Here’s the thing with our design — it’s great for watering your garden but not for household use. There aren’t enough filtering devices in this system to use your water inside.

Additionally, using the rainwater inside may require permits or other regulations you’ll need to follow.

u003cstrongu003eRelated Readingu003c/strongu003e: u003ca href=u0022 target=u0022_blanku0022 rel=u0022noreferrer noopeneru0022u003eRainwater Collection Laws (Legalities explained)u003c/au003e

Equipment Needed To Build a DIY Rainwater Collection System


drill for grey water system
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Power Drill

You’ll need a power screwdriver/drill to fix the brackets to the walls and the pump to the base.

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4″ Hole Saw

Some tanks don’t come with an opening hole or a too-small hole. You’ll need a hole saw to drill an opening for your 4″ PVC pipe.

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Steel Saw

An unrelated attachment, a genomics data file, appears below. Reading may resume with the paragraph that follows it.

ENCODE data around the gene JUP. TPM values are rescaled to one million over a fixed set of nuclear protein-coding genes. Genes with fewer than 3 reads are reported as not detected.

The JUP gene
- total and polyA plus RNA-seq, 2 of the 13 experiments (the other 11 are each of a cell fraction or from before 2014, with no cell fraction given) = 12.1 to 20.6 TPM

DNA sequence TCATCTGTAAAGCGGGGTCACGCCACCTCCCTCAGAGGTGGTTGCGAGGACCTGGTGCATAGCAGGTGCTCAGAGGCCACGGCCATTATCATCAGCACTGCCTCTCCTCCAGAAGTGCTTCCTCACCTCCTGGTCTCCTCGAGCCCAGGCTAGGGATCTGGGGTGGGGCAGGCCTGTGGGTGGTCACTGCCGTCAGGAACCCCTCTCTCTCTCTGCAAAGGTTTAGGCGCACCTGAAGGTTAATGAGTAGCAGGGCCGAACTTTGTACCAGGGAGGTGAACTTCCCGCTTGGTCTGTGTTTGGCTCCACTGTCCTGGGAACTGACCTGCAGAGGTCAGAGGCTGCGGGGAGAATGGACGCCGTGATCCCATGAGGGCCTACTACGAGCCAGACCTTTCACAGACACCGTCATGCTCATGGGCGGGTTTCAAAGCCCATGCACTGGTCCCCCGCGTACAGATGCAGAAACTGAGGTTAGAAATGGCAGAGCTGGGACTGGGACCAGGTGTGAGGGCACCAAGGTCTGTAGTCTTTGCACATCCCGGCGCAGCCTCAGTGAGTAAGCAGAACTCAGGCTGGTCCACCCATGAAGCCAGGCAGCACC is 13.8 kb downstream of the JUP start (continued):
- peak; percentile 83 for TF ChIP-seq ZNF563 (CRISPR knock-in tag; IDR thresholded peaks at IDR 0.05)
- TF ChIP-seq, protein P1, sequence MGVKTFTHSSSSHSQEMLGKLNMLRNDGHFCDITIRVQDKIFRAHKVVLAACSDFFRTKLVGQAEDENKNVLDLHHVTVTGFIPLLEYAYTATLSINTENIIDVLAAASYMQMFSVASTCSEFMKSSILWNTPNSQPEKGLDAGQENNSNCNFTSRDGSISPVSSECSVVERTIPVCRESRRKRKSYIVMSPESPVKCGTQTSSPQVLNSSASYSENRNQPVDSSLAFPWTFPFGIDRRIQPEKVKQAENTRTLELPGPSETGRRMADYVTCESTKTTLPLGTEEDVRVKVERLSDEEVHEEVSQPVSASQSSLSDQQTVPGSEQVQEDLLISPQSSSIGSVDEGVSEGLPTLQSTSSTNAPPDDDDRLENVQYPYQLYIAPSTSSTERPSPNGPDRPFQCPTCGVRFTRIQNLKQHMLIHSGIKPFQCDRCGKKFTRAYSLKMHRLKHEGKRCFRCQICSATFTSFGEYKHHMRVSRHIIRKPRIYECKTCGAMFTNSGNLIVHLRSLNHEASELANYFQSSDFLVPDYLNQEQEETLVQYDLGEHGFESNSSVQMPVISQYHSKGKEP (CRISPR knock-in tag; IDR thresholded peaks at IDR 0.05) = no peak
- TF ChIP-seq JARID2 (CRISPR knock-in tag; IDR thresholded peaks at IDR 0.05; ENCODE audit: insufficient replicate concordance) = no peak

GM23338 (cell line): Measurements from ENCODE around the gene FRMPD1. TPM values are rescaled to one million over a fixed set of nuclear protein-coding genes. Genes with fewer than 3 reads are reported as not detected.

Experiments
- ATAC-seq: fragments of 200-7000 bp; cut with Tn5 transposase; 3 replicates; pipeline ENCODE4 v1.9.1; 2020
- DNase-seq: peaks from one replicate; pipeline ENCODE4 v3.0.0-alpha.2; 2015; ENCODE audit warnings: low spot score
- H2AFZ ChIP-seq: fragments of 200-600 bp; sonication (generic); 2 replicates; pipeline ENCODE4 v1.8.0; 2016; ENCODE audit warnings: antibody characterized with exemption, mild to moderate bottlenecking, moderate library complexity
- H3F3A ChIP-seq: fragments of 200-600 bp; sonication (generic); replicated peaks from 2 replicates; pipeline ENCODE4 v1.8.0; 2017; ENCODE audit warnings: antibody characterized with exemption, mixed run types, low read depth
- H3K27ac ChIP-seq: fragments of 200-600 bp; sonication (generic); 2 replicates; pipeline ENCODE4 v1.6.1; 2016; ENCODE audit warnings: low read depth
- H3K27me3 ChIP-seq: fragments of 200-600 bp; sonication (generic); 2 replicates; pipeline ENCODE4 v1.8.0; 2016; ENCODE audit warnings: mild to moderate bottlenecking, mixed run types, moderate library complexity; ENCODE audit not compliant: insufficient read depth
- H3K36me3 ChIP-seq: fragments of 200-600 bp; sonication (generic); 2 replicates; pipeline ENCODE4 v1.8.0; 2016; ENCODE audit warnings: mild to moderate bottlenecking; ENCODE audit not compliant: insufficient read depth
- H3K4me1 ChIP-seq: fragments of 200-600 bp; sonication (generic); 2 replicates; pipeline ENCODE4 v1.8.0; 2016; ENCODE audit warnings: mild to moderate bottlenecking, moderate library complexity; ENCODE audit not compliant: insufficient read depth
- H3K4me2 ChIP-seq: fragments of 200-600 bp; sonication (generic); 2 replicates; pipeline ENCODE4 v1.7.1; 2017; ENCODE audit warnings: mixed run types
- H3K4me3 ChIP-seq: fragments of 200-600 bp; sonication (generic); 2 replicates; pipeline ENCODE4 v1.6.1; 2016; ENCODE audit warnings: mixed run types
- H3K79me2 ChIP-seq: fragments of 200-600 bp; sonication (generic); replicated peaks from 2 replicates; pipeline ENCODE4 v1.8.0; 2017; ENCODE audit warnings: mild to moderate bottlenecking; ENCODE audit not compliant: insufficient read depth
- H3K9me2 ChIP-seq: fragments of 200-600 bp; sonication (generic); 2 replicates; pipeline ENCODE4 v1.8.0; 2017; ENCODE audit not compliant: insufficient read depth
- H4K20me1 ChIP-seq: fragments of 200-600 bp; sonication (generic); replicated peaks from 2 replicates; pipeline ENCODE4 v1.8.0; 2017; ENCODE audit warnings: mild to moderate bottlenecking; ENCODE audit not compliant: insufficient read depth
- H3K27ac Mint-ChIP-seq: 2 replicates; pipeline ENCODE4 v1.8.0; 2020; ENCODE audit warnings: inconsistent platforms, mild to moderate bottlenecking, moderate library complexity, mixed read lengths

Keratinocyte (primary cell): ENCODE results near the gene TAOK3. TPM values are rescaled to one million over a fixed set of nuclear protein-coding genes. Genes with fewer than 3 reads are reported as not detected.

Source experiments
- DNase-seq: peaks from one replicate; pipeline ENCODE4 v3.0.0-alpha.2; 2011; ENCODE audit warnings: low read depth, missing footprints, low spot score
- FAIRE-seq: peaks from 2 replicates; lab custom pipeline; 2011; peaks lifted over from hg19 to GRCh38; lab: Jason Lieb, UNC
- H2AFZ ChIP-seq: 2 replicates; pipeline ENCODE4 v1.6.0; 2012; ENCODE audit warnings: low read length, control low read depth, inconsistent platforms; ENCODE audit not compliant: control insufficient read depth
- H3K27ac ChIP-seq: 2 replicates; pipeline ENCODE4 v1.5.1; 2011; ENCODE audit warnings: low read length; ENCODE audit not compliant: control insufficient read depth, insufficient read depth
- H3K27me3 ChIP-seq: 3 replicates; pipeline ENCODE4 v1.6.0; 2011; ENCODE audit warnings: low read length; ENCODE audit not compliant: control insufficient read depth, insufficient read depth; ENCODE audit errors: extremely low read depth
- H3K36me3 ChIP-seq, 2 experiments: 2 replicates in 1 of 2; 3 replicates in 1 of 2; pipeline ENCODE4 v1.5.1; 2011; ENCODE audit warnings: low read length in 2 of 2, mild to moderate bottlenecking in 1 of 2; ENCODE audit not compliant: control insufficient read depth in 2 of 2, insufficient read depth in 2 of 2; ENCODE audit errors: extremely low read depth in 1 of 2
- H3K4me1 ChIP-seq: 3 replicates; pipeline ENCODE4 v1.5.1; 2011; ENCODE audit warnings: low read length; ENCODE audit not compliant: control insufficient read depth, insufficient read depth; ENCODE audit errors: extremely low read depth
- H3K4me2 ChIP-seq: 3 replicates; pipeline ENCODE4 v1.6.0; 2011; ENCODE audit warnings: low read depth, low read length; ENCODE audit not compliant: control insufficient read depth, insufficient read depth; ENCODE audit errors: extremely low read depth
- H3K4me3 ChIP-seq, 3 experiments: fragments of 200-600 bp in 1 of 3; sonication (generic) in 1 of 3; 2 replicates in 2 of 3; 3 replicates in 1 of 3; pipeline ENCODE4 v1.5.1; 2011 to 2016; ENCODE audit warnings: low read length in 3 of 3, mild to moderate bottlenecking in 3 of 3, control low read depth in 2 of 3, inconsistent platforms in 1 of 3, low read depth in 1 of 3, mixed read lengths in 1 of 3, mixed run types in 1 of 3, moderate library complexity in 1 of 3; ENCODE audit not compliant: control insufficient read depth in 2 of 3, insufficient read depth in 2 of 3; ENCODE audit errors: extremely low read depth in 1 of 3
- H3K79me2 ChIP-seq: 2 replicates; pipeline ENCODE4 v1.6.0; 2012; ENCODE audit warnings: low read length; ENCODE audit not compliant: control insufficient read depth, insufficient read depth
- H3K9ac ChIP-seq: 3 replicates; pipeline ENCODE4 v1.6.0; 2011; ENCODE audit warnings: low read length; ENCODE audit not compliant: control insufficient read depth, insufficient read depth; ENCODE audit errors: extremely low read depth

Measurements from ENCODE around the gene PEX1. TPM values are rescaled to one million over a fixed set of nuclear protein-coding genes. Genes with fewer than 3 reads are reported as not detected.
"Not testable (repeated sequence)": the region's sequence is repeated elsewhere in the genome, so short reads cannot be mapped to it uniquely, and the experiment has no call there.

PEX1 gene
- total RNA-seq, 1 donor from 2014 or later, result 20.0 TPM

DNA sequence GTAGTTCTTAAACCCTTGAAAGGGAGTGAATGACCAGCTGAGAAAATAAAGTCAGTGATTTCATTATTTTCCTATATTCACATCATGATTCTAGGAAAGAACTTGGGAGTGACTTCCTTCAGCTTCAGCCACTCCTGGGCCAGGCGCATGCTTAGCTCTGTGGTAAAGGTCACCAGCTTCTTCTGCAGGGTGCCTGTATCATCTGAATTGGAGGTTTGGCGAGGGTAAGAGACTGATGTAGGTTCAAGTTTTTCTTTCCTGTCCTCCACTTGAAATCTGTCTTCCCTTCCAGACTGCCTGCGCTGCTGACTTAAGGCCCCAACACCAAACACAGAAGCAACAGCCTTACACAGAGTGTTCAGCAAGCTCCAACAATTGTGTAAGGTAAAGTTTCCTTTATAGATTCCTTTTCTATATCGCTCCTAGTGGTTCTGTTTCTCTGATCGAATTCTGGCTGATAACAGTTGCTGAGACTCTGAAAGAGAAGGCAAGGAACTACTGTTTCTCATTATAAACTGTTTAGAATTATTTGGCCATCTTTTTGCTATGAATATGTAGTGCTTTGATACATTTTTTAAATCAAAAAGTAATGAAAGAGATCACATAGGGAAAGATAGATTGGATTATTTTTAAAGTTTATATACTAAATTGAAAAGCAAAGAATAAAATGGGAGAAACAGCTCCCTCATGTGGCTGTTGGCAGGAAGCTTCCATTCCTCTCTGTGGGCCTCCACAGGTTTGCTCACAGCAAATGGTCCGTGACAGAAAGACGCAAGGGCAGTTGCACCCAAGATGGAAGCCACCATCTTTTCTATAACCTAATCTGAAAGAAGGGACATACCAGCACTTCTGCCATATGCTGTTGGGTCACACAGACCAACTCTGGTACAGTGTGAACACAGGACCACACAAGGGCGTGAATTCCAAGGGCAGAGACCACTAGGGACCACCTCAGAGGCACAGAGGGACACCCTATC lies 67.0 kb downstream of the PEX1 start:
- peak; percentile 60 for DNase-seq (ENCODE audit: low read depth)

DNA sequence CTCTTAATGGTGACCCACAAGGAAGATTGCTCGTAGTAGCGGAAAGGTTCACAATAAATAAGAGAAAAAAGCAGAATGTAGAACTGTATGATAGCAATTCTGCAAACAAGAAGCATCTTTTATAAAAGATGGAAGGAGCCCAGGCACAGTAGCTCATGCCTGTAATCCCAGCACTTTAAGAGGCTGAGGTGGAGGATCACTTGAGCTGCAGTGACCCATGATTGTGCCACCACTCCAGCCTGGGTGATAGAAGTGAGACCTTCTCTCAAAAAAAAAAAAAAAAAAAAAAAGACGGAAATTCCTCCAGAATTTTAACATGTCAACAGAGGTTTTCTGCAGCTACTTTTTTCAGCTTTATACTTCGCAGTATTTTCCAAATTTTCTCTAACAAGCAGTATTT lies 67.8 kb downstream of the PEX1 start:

You’ll probably need to cut your PVC pipes to size. A simple steel saw would be best for this job.

Piping For Your DIY Rainwater Collection System

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PVC Cement

PVC cement is used to glue the PVC pipes together, making them watertight.

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4″ PVC Piping

The amount of PVC piping you’ll need depends on how far away your storage tank is away from the gutters. Remember that PVC pipe is easy to cut to size.

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4″ 90° PVC Elbow

You will use PVC elbows to divert your water from the main pipe and the storage tank. Additionally, when connecting your gutter to the system, you’ll need an elbow to correct the direction of water flow.

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PVC Ball Valve

The ball valve will be used to stop water flow from your tank to the pump.

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First-Flush Diverter Kit

In our design, we include a first-flush diverter kit. These can be tricky to build, but luckily we’ve found this kit on Amazon!

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Leaf Eater